Eat the (New) Press: Breakfast at Balthazar's

It was 9:30, and the vibe was laid-back-about-to-inherit-the-power-from-those-big-money media-moguls-uptown-we-can-wait-a-month.
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The cognoscenti of new media were gathered not-terribly-early beneath the soaring, molded plaster ceilings of Balthazar's, a famous, French-style bistro with heavenly croissants and great big masses of flowers in vases, perched at the corner of Spring and Broadway.

It was 9:30, and the vibe was laid-back-about-to-inherit-the-power-from-those-big-money media-moguls-uptown-we-can-wait-a-month.

Betsy Morgan, the CEO of Huffington Post, was wearing a faded t-shirt under a suit jacket, having a breakfast meeting (a grapefruit and fried bacon, no bread) in a corner booth when Gawker empire founder Nick Denton - striped, untucked shirt, jeans - wandered by.

I'd only been there five minutes, meeting Rachel Sklar (formerly of HuffPo, now with Dan Abrams' new soon-to-launch online media venture) when she plopped down and said that someone across the room had already Twittered about everybody who was here.

(Twitterer: Lockhart Steele, of MediaBistro. Apparently Richard Rushfield,, the editor of's entertainment section, had just left. Looking for new opportunities, perhaps?)

Sklar pulled out her Blackberry and noted her arrival at Balthazar on a new social media site she's using called It tracks your every move - not kidding - and when you tell the site you're at Balthazar, it alerts your network - in Sklar's case, about 50 friends. They comment, say hi, and send you advice about the menu, service, that kind of thing.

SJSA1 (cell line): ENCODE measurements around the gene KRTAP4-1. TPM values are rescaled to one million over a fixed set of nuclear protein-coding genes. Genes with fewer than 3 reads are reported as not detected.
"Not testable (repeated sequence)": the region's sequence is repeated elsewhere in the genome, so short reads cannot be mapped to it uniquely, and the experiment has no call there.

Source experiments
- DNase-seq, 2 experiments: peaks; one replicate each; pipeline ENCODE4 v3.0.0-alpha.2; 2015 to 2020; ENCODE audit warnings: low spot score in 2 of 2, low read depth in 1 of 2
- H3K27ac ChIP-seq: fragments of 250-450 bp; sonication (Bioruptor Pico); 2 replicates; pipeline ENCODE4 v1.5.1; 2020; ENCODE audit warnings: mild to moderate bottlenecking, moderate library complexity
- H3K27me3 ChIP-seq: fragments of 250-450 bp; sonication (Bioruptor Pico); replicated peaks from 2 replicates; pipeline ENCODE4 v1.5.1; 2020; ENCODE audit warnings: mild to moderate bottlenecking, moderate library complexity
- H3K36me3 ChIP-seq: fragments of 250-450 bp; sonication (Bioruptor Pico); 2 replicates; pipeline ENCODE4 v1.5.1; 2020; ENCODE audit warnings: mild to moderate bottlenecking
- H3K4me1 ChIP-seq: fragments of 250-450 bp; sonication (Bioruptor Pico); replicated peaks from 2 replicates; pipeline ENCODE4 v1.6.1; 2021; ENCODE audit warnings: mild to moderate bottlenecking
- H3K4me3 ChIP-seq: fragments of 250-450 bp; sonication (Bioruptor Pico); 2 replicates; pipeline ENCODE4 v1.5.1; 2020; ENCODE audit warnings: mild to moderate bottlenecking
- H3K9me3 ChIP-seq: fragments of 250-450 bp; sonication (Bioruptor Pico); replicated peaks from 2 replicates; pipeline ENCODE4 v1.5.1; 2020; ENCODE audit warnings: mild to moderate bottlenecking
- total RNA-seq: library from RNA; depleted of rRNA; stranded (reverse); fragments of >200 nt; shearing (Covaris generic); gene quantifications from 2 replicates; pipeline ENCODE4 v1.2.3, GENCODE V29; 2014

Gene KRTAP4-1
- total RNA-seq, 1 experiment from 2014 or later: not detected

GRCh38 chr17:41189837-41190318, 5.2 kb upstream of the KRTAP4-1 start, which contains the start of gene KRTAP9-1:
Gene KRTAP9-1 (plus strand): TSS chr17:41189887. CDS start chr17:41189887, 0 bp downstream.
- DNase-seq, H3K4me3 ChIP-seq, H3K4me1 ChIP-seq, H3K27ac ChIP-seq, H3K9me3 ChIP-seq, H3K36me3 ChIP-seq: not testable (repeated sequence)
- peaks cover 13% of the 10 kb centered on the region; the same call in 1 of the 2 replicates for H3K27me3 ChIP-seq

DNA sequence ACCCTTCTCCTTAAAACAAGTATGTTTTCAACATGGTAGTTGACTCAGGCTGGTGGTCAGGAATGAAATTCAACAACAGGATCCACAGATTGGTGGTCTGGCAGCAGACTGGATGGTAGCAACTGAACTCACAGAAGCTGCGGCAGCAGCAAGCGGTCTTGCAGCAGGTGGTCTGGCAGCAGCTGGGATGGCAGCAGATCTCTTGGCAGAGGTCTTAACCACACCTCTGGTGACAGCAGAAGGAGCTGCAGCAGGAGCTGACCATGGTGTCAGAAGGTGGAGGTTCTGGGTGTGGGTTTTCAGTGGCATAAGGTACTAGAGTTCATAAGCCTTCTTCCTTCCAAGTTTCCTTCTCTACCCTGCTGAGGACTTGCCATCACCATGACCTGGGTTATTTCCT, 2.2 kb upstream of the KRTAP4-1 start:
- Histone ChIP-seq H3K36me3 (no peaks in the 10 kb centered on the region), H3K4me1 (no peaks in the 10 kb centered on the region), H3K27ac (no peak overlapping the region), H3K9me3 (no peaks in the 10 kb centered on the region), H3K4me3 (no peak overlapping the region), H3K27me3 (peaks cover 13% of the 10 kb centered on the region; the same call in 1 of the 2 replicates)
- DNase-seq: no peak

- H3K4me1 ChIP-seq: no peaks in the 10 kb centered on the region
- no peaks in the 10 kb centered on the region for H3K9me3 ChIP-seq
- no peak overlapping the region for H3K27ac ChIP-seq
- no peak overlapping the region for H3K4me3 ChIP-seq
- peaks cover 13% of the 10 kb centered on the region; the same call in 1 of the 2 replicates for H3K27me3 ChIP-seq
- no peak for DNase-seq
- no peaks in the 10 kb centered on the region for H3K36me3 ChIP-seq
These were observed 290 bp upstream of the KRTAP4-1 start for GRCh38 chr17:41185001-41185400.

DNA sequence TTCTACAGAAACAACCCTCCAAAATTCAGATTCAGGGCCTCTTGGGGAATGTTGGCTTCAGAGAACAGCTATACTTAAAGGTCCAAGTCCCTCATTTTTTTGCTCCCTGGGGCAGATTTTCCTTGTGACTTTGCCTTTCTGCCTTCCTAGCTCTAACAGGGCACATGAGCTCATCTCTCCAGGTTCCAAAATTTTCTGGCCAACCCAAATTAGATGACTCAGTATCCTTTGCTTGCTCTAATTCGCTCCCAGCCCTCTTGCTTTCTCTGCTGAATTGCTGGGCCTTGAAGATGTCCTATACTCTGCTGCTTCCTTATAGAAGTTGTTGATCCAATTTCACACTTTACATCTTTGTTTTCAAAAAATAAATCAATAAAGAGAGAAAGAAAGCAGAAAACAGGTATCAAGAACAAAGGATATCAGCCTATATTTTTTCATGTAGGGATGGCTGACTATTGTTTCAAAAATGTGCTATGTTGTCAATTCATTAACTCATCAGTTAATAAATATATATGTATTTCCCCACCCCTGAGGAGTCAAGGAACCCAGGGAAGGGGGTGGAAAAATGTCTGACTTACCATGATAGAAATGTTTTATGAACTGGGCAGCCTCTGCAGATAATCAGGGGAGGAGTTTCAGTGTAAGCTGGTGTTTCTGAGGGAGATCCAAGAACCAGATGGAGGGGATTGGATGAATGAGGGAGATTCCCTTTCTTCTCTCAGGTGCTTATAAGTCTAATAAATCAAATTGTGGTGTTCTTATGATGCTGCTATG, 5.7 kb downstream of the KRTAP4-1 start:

"It's making me much more social," she says, though Sklar does not appear to need it. (Her Facebook page, which I checked out, features photos of her and friends at New York Internet Week that looks like a page out of Sex and the City. But I digress.)

This corner of Soho is the very heart of the kingdom of the Manhattan digerati, a new nexus of power far from the skyscraper canyons of midtown, where News Corp's tower nudges Time-Warner's soaring totem, and the New York Times' new building - already sold - beckons from Eighth Avenue.

Their days as the gatekeepers of the Fifth Estate are numbered. They will give way to those lingering in the booths, and twittering, down in Soho.

Up there, the media moguls and literary brahmins eat at Michael's. Down here, it's Balthazar.

Huffington Post is down the street. The Gawker network started in Nick Denton's apartment around the corner. Dan Abrams' new site is based a block away, having just moved out of his brownstone and into an office. Indiewire is across the street.

How are things at Gawker, I ask Denton? Fantastic, he responds. Last month was their biggest traffic month ever.

He wants to know about Nikki Finke (everyone seems to want to know about the mysterious Nikki Finke). Have I ever met her? Does she do lunch? Does she go out ever?

We talk about the similarly elusive Matt Drudge. Denton and Sklar agree that Matt used to be more accessible, and is now very hard to find. Someone should assign a reporter to head down to Florida to see where he's gone, they agree.

A year ago, many of these digital media companies were flies buzzing around the big media picnic. Today, some of them are making money - Huffington Post certainly appears to be. Denton has figured out how to make it work. Dan Abrams, like me, is new to the space, and trying to figure it out. (Not quite sure what the business model is for his new media news site, Mediaite.)

The dominion of new media is coming.

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